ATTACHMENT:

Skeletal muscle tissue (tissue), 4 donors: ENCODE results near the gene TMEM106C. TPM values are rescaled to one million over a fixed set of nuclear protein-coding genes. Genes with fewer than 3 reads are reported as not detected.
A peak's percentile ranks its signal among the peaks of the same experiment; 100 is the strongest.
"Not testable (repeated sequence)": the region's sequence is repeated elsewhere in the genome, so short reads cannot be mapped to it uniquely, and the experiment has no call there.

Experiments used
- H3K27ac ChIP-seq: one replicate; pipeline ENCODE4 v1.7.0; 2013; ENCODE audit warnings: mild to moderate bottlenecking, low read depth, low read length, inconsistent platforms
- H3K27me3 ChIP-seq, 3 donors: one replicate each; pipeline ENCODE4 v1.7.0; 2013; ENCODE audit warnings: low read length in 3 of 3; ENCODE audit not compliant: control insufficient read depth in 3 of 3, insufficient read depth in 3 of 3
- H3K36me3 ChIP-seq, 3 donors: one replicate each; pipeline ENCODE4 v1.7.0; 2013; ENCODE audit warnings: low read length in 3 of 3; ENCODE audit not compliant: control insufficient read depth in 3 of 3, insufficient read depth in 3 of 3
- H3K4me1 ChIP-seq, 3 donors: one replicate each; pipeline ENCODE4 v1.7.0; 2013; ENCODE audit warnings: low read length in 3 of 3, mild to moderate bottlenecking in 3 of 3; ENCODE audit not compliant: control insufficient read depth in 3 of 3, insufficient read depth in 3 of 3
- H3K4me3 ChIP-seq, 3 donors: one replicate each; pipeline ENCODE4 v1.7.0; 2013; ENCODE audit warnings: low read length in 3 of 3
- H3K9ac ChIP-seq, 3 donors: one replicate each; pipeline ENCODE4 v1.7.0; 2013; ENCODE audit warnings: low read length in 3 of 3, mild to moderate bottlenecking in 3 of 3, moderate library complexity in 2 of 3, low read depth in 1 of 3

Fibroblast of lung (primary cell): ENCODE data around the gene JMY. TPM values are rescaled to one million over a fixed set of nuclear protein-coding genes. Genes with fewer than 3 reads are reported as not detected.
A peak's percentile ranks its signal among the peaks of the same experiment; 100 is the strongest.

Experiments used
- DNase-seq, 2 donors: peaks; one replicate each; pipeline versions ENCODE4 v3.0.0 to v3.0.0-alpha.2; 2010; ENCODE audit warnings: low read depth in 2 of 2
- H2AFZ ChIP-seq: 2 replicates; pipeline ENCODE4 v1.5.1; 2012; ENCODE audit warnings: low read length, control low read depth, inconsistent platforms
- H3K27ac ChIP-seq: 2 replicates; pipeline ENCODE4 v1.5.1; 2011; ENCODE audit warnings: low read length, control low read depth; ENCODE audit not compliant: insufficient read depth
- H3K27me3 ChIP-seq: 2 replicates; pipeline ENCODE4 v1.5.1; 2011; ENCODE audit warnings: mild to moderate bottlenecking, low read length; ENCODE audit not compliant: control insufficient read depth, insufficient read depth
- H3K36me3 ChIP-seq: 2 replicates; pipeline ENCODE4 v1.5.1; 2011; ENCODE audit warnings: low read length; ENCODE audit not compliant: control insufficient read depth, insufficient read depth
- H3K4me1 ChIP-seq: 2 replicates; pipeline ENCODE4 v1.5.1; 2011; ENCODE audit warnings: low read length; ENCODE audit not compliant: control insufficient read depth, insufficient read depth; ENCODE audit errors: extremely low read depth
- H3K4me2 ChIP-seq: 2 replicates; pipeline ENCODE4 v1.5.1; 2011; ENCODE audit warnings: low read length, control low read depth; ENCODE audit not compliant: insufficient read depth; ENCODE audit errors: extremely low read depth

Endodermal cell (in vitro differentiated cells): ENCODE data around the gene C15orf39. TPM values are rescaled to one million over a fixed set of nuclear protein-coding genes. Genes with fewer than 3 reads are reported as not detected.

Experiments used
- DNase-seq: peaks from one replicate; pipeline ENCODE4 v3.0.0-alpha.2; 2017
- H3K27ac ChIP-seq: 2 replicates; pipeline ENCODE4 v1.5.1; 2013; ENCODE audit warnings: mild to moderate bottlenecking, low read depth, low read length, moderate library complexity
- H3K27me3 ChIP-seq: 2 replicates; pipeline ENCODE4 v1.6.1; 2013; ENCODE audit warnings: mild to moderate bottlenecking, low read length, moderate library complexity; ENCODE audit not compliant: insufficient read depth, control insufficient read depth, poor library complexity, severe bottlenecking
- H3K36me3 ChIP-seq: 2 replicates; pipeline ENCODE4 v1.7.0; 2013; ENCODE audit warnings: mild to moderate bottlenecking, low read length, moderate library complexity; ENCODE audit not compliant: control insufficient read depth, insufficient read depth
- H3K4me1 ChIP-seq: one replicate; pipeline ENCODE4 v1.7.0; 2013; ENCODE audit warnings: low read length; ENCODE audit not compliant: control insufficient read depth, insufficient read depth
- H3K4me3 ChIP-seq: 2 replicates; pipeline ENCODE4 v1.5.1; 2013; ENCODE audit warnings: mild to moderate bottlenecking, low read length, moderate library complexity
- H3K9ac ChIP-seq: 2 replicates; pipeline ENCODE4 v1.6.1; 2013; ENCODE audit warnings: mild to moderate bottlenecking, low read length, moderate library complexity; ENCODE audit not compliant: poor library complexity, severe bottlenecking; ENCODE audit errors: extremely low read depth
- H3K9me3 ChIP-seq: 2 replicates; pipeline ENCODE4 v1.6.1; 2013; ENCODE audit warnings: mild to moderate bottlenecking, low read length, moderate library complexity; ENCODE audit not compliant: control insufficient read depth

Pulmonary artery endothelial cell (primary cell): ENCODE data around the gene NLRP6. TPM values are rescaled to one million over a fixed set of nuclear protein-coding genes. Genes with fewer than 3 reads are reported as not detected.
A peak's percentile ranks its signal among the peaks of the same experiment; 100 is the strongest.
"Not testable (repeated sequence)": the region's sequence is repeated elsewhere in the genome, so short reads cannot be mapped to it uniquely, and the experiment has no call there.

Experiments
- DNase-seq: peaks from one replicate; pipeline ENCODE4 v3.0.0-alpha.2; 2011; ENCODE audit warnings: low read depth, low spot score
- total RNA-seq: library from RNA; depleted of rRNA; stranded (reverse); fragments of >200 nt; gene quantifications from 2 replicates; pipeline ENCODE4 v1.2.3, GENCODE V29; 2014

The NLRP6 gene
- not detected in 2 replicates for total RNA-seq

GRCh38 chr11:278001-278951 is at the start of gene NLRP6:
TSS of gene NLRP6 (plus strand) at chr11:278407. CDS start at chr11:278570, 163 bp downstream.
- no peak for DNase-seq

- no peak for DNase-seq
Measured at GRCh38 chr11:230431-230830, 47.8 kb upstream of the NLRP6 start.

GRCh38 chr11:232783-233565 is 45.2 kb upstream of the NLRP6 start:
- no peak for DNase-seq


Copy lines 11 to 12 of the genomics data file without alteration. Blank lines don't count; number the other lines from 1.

Fibroblast of lung (primary cell): ENCODE data around the gene JMY. TPM values are rescaled to one million over a fixed set of nuclear protein-coding genes. Genes with fewer than 3 reads are reported as not detected.
A peak's percentile ranks its signal among the peaks of the same experiment; 100 is the strongest.